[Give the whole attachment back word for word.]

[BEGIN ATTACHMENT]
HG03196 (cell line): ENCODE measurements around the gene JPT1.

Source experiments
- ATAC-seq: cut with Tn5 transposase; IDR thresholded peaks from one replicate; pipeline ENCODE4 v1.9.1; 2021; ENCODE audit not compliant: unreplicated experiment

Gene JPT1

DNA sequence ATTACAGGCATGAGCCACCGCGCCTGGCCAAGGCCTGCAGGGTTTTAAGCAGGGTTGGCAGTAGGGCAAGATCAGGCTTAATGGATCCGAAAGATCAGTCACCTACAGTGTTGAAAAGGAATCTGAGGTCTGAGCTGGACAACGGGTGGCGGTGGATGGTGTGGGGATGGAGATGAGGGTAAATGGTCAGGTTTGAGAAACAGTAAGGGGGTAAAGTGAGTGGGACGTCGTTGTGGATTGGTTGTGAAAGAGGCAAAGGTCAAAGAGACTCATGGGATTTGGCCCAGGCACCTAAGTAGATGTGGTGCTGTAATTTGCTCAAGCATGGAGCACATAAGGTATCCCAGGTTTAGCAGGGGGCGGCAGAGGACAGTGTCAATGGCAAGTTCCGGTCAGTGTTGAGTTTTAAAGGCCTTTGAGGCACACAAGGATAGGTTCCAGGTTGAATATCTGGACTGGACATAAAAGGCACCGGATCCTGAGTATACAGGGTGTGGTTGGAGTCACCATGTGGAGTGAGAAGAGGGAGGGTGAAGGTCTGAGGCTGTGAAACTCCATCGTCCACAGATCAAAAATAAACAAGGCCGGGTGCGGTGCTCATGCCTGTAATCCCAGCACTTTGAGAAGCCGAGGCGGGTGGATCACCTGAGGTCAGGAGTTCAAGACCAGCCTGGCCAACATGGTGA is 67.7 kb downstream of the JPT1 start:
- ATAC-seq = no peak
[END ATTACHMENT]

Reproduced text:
HG03196 (cell line): ENCODE measurements around the gene JPT1.

Source experiments
- ATAC-seq: cut with Tn5 transposase; IDR thresholded peaks from one replicate; pipeline ENCODE4 v1.9.1; 2021; ENCODE audit not compliant: unreplicated experiment

Gene JPT1

DNA sequence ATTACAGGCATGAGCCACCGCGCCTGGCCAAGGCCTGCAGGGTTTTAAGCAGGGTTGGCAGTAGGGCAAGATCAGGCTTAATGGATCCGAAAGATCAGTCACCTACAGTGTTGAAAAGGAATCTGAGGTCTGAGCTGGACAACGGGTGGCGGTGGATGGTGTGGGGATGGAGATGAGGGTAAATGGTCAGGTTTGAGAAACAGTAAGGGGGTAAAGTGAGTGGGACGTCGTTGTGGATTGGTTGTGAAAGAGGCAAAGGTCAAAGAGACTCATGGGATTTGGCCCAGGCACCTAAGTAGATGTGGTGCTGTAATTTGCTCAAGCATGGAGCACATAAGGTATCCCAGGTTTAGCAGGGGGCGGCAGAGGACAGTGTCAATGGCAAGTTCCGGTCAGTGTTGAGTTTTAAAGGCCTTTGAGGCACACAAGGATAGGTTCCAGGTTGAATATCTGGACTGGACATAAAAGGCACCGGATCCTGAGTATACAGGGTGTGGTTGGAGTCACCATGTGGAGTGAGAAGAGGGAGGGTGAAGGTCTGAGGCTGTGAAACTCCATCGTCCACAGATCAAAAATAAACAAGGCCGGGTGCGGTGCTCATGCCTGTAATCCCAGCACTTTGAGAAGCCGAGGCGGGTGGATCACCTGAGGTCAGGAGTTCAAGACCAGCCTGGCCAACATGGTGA is 67.7 kb downstream of the JPT1 start:
- ATAC-seq = no peak